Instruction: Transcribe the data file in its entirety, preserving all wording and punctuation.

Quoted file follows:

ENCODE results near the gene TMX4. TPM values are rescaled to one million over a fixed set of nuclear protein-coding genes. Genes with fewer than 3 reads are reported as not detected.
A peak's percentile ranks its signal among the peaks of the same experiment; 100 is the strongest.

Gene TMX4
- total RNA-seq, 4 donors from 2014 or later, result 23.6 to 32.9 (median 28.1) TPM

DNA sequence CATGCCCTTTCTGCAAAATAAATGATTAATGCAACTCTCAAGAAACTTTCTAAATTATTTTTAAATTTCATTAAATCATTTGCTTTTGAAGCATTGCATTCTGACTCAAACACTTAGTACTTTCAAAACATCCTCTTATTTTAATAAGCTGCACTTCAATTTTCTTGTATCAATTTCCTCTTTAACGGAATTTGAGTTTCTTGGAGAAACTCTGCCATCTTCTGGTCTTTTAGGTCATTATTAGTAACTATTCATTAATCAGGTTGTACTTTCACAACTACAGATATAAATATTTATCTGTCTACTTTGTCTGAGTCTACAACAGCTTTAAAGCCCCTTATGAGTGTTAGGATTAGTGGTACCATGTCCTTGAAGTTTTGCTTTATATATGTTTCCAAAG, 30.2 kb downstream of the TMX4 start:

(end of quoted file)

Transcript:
ENCODE results near the gene TMX4. TPM values are rescaled to one million over a fixed set of nuclear protein-coding genes. Genes with fewer than 3 reads are reported as not detected.
A peak's percentile ranks its signal among the peaks of the same experiment; 100 is the strongest.

Gene TMX4
- total RNA-seq, 4 donors from 2014 or later, result 23.6 to 32.9 (median 28.1) TPM

DNA sequence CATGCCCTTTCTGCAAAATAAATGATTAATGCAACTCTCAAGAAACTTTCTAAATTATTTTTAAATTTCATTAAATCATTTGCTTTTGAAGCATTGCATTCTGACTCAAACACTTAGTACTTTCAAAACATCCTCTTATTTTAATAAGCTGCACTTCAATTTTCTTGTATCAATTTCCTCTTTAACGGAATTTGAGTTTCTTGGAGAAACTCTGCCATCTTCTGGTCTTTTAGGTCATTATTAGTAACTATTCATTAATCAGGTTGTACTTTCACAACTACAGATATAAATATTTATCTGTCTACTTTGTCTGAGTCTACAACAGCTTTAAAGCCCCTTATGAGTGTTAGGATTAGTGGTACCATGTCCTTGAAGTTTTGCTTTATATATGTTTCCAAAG, 30.2 kb downstream of the TMX4 start: